Long Term Lets In Spain
Your Legal Guide to Letting in Spain.
In the current economic climate and the unfavourable GBP/€ exchange rate, more people are considering renting their Spanish property to generate additional income and to make better use of their Spanish asset. While this may be a sensible option for many, there are a number of important legal issues a prospective landlord must be aware of before committing to a long term let.
In Spain, landlord and tenant law overwhelmingly favours the tenant. For example, a tenant renting a property as his “sole residence” on a 12 month lease has the right to extend the lease for a further four annual periods. Consequently, the 1 year lease can give rise to a right to remain in the property for five years. It should also be noted that the extent of the protections afforded to a tenant will arise on whether or not he satisfies the “sole residence” test and not the length of the lease itself.
In addition, eviction proceedings can be slow and expensive. Assuming the landlord has the right to evict a tenant, a period of 12 months or more is not uncommon before the proceedings are dealt with. Potential landlords must also bear in mind that the combination of tenant rights and a slow judicial process for eviction (if applicable) may delay or even prevent a sale to a third party in the future.
The rental contract
Always ensure that the rental contract is drawn up by a competent lawyer. The contract will always include the following information: the parties’ details; property details; agreed rent; when rent is to be paid and to whom; amount of deposit; etc. Typically, the deposit is 1-2 months rent and will be held by the landlord. To assure payment of the rent, the landlord should also include a requirement that the tenant obtain an “aval” or bank guarantee.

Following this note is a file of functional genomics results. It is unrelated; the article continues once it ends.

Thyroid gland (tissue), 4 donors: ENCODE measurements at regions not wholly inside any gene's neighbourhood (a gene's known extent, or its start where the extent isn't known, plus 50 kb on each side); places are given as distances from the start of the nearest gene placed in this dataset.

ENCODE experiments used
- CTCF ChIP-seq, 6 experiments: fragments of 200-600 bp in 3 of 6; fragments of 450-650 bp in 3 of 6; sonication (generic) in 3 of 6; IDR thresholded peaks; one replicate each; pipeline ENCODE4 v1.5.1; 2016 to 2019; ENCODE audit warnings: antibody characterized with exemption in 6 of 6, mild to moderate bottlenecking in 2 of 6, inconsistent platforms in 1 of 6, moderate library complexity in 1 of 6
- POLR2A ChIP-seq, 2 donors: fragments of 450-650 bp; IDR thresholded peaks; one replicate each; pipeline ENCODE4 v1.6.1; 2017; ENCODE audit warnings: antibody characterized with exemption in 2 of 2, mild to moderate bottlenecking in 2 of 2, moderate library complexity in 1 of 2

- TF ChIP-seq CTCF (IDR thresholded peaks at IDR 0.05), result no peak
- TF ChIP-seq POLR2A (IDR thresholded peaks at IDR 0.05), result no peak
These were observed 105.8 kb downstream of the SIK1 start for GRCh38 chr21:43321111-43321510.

A comprehensive inventory should be attached to the contract and signed by the parties with a specific clause within the contract requiring payment by the tenant for any damage (not including normal wear and tear) to the specified items or allowing the landlord to deduct such payment from the deposit.
Due to the “tenant friendly” nature of the law, you should insist on proper references and follow these up.
There are also a number of specific drafting measures which can be taken to help improve the position of landlords. These include reducing the length of the contract, obtaining undertakings from the tenant regarding the length of his intention to stay at the property and confirmation that this is not his sole residence. While the extent and applicability of these and other provisions will differ from case to case, there is no ability to exclude the statutory protections afforded to tenants.
Eviction and non-payment of rent
As noted above, if a tenant refuses to pay the rent, getting them to pay or getting them out can be quite a costly process. In essence, the claim to the court is for both payment of outstanding rent and eviction due to the non-payment. Please note however, if the tenant pays all outstanding amounts owed (including costs), then he will have the right to remain in the property with the applicable legal rights and protections. If payment is not made, the court will order his eviction.
The best advice is to remember that in return for compliance with the lease, Spanish law will provide a tenant will long term stability and security. Consequently, once the decision to seek a financial return from your property through long term renting is made, it is not a decision that can easily or quickly be changed.